He believed Mateen was gay, but not open about it. Mateen was awkward, and for a while the classmate and the rest in the group of friends felt sorry for him.
Grinding poverty was the norm for humanity until 1800. It changed with the rise of values like tolerance and respect for individual liberty.
What accounts for the wealth and prosperity of the developed nations of the world? How did we get so rich, and how might others join the fold? Deirdre McCloskey, a distinguished economist and historian, has a clarion answer: ideas. It was ideas, she insists—about commerce, innovation and the virtues that support them—that account for the “Great Enrichment” that has transformed much of the world since 1800.
Whatever Bernie Sanders might say, the Great Enrichment is a fact, an astonishing departure from the grinding poverty that was once the norm for our ancestors in every society of the world. Conditions of widespread impoverishment began to change around 1800, when a dramatic takeoff began—first in Western Europe and North America, more recently in India and China.
There are different ways to quantify the takeoff. But the upshot is that income in the 34 countries that constitute the Organization for Economic Cooperation and Development has risen since 1800 on the order of 2,900%. All told, Ms. McCloskey concludes, the Great Enrichment is “the most important secular event” since the Agricultural Revolution that began in the 10th century B.C., and it has pulled millions and millions of people out of poverty and destitution.
How to explain this startling transformation? Economists and social theorists have put forward a number of explanations, from capital accumulation to property rights and the rule of law. Left-wing critics of capitalism, for their part, have either denied the Great Enrichment altogether or argued that the West’s wealth was extracted, zero-sum, from the colonized and oppressed.
By Deirdre Nansen McCloskey
Chicago, 787 pages, $45
Ms. McCloskey convincingly dismisses each one of these explanations. The Chinese, after all, long had a thriving mercantile culture and good “institutions.” But the Great Enrichment didn’t begin there. Italian bankers accumulated vast sums of capital in the Middle Ages and the Renaissance. But by the 18th century, their leading cities languished in faded grandeur. And the “economic effect of imperialism on ordinary Europeans” was, for all its horrors, “nil or negative.” One can’t explain the Great Enrichment by theft.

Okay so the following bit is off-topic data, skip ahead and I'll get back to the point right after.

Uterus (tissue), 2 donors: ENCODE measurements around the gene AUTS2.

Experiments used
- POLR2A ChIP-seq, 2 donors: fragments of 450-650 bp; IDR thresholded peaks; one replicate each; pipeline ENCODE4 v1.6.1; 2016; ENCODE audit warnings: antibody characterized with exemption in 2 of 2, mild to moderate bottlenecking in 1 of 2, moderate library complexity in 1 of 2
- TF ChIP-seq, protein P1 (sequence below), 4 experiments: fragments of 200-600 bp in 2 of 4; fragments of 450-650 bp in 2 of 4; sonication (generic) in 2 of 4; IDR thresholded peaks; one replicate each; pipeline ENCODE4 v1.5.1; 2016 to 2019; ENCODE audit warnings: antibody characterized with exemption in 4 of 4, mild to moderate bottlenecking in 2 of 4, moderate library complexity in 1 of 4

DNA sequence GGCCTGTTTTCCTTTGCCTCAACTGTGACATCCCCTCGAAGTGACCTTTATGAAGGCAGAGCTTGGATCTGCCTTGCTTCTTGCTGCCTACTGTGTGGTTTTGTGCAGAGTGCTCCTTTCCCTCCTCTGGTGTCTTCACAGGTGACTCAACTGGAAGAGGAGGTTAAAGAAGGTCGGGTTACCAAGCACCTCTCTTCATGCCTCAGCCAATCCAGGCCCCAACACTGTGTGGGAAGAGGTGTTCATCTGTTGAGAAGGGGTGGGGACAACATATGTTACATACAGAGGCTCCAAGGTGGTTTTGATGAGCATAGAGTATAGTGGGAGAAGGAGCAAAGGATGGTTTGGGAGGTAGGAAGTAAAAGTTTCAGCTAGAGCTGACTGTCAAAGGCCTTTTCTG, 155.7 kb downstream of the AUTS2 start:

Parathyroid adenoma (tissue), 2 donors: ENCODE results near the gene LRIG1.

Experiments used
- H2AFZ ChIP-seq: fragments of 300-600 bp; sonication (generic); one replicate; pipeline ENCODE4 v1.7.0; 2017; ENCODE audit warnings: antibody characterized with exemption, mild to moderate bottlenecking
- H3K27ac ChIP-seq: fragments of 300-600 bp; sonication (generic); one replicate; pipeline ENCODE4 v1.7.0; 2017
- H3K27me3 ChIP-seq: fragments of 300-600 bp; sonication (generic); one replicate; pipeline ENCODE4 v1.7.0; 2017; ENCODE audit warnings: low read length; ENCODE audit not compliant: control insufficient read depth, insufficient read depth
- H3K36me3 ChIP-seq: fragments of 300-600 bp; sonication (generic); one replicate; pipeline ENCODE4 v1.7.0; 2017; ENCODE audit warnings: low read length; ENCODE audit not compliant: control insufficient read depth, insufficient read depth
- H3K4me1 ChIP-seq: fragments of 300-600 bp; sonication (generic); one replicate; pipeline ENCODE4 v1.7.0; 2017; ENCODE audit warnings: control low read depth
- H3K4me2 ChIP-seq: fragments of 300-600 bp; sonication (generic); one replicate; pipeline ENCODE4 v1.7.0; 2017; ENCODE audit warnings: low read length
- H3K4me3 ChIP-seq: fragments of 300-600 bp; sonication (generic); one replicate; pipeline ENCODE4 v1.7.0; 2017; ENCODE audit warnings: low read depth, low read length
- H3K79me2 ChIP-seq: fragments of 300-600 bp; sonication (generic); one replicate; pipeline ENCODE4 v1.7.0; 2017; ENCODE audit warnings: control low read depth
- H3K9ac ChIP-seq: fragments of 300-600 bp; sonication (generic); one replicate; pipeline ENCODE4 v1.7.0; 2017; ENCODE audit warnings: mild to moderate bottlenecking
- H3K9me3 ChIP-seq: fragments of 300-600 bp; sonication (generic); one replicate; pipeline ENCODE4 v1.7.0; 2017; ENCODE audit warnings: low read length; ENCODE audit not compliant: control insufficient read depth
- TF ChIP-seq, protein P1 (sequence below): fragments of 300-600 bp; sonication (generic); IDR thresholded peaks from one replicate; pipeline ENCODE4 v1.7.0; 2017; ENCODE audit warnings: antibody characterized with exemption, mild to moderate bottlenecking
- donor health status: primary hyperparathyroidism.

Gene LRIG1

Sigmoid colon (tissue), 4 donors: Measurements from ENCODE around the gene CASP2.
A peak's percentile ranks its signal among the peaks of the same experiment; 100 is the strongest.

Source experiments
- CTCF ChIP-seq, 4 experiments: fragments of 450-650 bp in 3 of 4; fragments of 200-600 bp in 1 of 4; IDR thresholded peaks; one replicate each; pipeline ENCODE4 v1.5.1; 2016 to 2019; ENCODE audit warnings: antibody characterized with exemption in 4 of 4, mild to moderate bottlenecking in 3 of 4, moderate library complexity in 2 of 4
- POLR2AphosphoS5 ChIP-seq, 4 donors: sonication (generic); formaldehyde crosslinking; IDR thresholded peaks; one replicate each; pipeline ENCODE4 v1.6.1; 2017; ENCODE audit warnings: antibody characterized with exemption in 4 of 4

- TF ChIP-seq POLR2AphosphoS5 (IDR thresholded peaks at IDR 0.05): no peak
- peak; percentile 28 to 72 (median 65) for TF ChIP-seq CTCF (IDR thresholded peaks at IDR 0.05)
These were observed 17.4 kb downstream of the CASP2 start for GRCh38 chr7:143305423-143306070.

No, this monumental achievement was caused by a change in values, Ms. McCloskey says—the rise of what she calls, in a mocking nod to Marx, a “bourgeois ideology.” It was far from an apology for greed, however. Anglo-Dutch in origin, the new ideology presented a deeply moral vision of the world that vaunted the value of work and innovation, earthly happiness and prosperity, and the liberty, dignity and equality of ordinary people. Preaching tolerance of difference and respect for the individual, it applauded those who sought to improve their lives (and the lives of others) through material betterment, scientific and technological inquiry, self-improvement, and honest work. Suspicious of hierarchy and stasis, proponents of bourgeois values attacked monopoly and privilege and extolled free trade and free lives while setting great store by prudence, enterprise, decency and hope.
Such values were best expressed, Ms. McCloskey maintains, in the writings of Adam Smith and Benjamin Franklin. But they found their way into a whole range of 17th-, 18th- and 19th-century productions, from novels and sermons to newspaper columns and works of art. Collectively, they constituted a striking shift in rhetoric that justified new values for a world in which improvement and innovation were not just tolerated but esteemed.
Ms. McCloskey clearly relishes a good argument, and there is plenty of material in the book to argue about. One might take issue, for example, with the coherence of categories like “bourgeois” or “bourgeoisie,” which seem to be ever-rising in influence but are difficult to situate on the ground. She is also somewhat vague about why bourgeois ideology emerged when and where it did. Was it an effect of the Protestant Reformation? (Somewhat, she suggests.) A product of the Scientific Revolution and the Enlightenment? (Not entirely, it seems.) Finally, it is not clear why an event as complex as the Great Enrichment needs to be reduced to a single cause—ideas—in the first place. Most historical events of this magnitude are multi-causal and over-determined.
That is a vital lesson for the present and the future as well. For Ms. McCloskey’s book is ultimately a call to extend the wonders of the Great Enrichment to those parts of the world that it has yet to touch. We can end dire poverty once and for all, she believes, while continuing the trend of reducing inequality between nations, even if inequality rises within them.
To leave markets free to do their work, and ordinary people empowered to innovate and improve, is an achievable goal. But as Ms. McCloskey warns, a “clerisy” of naysayers has assailed bourgeois values from the start, dismissing capitalism as unjust and decrying its freedoms as illusory. Those voices are still strong, and growing stronger, on both the left and the right, urging retrenchment and retreat. As “Bourgeois Equality” reminds us: If we hope to leave a better world to our children, this is not a time to be building walls.
Mr. McMahon, a professor of history at Dartmouth College, is currently writing a history of equality.
Contributed to the BB by Melissa Goodnight-Derfler.
The good news is that most soldiers are loath to kill. But armies have developed sophisticated ways of overcoming this instinctive aversion. And contemporary civilian society, particularly the media, replicates the army’s conditioning techniques, and, according to Lt. Col. Dave Grossman’s thesis, is responsible for our rising rate of murder among the young.
Upon its initial publication, ON KILLING was hailed as a landmark study of the techniques the military uses to overcome the powerful reluctance to kill, of how killing affects soldiers, and of the societal implications of escalating violence. Now, Grossman has updated this classic work to include information on 21st-century military conflicts, recent trends in crime, suicide bombings, school shootings, and more. The result is a work certain to be relevant and important for decades to come. (amazon.com)